The fathers of perestroika include Nikita Khrushchev who carried out “a coup in 1953” and then denounced Stalin and Yury Andropov who not only installed the Gorbachev team but put in motion many of the policies that came to their logical fruition in Gorbachev’s time, Neukropny argues. 

            Second, he says, it is false to think that “there were no alternatives to perestroika or Gorbachev” and that “what happened,” however one feels about it, “was inevitable.”  This is “a 100 percent lie.” The Soviet Union could have continued as it had been going and would have continued to progress.

            Indeed, Neukropny says, “the potential of the Soviet Union (industrial, scientific, and military) was so enormous that not only Rusisa but a whole line of post-Soviet states continue to exploit it.”  There were “no objective reasons for the radical tearing apart of the country,  he argues.

            Third, he goes on, there are many who incorrectly think that “’the Western world’ and above all the United States did not have any relation to perestroika.  That is nonsense. Western leaders led Gorbachev down the path of the destruction of the USSR, their goal all along, and their institutions like the IMF and World Bank added to the destructive power of perestroika.

            Fourth, it is sometimes said that “’the fathers of perestroika’ were guided by the best of intentions but simply things didn’t work out.” There is no evidence for this, Neukropny says; Gorbachev and his team continued to make the wrong choices doubling down rather than reversing course when that became obvious.

            And fifth, there is the widely believed claim that “perestroika freed Soviet people, gave them a large number of chances and opportunities but that they simply weren’t able to use them.”  Again, this ignored what perestroika took from them as well as all the disorder that few could be expected to cope with.

            What makes this Neukropny's arguments worth mentioning is only this: they reflects what many around the Kremlin believe and want the Russian people to believe about Gorbachev and perestroika.  And it shows that those who think there may be “a perestroika 2” under Vladimir Putin are wrong. There may be one in the future, but not as long as Putin is in power.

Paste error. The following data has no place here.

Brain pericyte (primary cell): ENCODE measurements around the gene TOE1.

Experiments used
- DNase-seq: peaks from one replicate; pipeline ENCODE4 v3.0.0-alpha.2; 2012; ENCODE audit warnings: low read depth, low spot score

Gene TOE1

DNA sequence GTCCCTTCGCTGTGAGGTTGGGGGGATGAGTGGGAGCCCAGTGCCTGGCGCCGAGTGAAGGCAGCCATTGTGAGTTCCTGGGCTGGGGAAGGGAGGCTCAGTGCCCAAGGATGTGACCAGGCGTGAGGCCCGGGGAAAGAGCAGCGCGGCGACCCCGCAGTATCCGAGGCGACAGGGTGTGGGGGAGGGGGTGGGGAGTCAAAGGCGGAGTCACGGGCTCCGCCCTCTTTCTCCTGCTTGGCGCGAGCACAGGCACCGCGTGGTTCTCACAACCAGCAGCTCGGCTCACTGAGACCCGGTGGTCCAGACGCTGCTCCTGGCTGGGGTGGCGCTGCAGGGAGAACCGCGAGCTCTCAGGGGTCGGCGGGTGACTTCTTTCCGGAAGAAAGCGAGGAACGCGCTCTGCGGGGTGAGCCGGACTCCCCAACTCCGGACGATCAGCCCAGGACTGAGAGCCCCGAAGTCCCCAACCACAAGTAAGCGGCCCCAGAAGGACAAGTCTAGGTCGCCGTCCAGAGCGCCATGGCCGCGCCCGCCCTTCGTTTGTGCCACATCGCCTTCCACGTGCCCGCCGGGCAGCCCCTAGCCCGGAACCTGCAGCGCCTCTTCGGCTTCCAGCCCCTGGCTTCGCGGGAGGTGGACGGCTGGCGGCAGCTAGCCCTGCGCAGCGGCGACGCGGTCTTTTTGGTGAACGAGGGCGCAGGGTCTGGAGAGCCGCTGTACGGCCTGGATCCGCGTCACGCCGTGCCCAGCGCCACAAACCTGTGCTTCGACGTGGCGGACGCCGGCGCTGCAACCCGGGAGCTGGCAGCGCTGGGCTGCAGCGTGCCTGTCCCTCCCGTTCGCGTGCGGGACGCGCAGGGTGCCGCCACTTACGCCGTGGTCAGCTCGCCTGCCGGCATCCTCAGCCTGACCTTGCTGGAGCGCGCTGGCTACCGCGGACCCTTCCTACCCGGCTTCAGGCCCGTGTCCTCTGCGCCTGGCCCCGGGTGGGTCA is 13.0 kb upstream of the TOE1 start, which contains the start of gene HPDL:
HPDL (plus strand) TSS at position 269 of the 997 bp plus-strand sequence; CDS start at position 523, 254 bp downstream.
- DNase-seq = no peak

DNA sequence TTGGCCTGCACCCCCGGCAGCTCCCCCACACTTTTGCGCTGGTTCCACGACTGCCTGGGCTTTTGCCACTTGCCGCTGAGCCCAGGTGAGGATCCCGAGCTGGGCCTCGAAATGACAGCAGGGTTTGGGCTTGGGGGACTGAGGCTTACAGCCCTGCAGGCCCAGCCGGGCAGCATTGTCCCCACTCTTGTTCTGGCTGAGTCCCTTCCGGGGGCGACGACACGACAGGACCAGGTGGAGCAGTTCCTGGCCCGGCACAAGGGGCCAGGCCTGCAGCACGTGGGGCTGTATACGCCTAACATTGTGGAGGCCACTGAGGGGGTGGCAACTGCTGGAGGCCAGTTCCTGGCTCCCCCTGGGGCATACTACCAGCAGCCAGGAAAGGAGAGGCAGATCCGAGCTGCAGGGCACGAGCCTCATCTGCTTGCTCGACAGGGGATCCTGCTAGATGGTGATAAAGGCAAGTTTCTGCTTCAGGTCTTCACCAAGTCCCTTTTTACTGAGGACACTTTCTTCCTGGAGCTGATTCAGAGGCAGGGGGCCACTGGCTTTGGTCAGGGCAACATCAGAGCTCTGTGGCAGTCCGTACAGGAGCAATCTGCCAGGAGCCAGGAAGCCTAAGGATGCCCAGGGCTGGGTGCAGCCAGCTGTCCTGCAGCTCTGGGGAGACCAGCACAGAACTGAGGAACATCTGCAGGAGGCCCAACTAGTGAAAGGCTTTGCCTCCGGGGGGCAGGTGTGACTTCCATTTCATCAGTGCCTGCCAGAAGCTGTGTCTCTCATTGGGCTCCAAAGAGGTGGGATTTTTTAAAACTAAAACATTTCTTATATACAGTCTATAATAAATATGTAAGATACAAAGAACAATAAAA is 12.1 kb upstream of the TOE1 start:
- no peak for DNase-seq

Population Growth of Six Muslim Republics Far Exceeds Population Decline of Rest of Post-Soviet Space


Paul Goble

            Staunton, November 17 -- Since the last USSR census in 1989, population increases in the six Muslim post-Soviet states have more than compensated for the total decline of the other nine. As a result, the share of the populations of these six has increased from 20 percent of the total to 28 percent, Yevgeny Chernyshov of the Nakanune news agency says.

            Citing research published in Demoscope Weekly, he stresses that “the majority of demographic processes taking place in all these republics are qualitatively similar but very strongly diverging quantitively.” Among these most prominently is the fertility rate (nakanune.ru/news/2019/11/18/22558445/).

            That rate has fallen everywhere, but “in all the countries of Central Asia it is higher than the level needed for reproducing the population while in all the others it is lower than that level. At present, women in Tajikistan have 3.8 children per lifetime; in Kyrgyzstan, 3.3; in Turkmenistan, 3.2; in Kazakhstan, 3.0; and in Uzbekistan, 2.5.

            Since 1989, the population of Turkmenistan has increased 80 percent; that of Uzbeksitan and Turkmenistan, 70 percent; of Kyrgyzstan, 50 percent; and in Azerbaijan, 40 percent. (In Kazakhstan, that follows a 12 percent decline as the result of outmigration during the 1990s.) The others declined with the greatest declines in Georgia, Latvia, Lithuania and Ukraine.

            This pattern is striking because prior to the disintegration of the USSR, “a decline in population was not observed in a single one of the union republics, although in all republics of the European part of the USSR, birthrates already were below replacement levels, Chernyshov says.

            What this means is that if the Soviet Union had not disintegrated, its total population would be 298 million, up from 286 million in 1989, with that increase coming exclusively from the growth of the six Muslim republics. In all of these countries, life expectancy has increased, with Estonia the highest at 78 years and Turkmenistan the lowest with 68.

            The greatest variation is in median age. In Lithuania and Latvia, it is 43, with Lithuania’s having increased by 11 years since 1991. In the Muslim republics with their rapid population growth, it is much lower – 22 in Tajikistan, 26 in Kyrgyzstan, 27 in Turkmenistan, 28 in Uzbekistan, 30 in Kazakhstan and 32 in Azerbaijan.

            And that in turn affects the percentage of the population consisting of children under age 15. In Tajikistan, 37 percent of the population is younger than that; in Kyrgyzstan, 33 percent; in Turkmenistan, 31 percent; and in Uzbekistan and Kazakhstan, 29 percent. In Russia, the share of children in the population, in contrast, is only 18 percent.